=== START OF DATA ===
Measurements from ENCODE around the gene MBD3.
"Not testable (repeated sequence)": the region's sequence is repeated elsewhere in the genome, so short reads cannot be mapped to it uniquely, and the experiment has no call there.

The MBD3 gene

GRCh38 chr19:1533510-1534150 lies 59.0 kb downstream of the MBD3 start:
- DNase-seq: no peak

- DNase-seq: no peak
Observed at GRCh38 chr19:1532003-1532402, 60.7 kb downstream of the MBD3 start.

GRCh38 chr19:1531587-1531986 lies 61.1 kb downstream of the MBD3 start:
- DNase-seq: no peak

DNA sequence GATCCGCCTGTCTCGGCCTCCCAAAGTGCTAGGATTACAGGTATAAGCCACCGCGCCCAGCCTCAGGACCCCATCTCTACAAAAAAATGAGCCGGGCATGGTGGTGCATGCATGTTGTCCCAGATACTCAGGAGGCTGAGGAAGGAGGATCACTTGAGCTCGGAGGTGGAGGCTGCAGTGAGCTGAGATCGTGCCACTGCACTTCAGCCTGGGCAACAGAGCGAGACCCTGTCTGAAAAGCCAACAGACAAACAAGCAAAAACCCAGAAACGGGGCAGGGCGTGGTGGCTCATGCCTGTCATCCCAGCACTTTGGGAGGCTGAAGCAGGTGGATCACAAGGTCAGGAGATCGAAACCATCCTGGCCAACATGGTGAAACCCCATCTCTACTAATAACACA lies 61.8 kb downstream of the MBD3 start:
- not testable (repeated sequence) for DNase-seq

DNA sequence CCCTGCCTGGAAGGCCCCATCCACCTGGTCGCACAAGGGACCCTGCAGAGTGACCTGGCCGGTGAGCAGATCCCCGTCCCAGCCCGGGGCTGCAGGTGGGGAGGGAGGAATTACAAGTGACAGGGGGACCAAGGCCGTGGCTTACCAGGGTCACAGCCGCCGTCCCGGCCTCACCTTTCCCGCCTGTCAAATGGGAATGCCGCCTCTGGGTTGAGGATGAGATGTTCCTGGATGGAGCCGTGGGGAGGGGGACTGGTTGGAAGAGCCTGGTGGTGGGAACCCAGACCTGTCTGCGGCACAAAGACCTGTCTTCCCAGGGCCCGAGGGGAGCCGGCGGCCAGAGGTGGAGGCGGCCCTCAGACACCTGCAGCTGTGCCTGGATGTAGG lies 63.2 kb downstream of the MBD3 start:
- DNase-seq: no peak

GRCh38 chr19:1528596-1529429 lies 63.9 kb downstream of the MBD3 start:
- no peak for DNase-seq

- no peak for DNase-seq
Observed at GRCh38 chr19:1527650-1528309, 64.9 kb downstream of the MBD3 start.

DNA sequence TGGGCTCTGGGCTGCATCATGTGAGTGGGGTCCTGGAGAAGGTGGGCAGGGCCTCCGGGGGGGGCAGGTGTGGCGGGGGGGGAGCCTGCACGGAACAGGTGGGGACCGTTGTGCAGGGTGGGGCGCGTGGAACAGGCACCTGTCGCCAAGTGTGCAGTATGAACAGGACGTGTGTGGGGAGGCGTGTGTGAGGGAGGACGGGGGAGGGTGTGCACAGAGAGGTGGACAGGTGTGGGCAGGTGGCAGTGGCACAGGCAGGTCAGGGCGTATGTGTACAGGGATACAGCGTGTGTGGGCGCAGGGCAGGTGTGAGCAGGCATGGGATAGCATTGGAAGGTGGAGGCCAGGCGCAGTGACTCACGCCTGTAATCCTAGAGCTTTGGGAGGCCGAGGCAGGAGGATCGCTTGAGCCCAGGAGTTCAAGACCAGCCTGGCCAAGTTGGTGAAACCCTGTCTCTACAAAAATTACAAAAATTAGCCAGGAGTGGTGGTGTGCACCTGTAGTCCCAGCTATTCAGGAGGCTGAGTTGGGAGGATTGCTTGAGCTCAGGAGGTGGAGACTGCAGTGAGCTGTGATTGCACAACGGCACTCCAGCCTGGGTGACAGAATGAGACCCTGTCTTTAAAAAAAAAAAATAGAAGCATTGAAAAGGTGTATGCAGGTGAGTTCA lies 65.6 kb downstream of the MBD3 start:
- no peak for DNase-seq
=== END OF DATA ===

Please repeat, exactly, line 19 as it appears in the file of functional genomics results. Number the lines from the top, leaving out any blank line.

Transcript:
- no peak for DNase-seq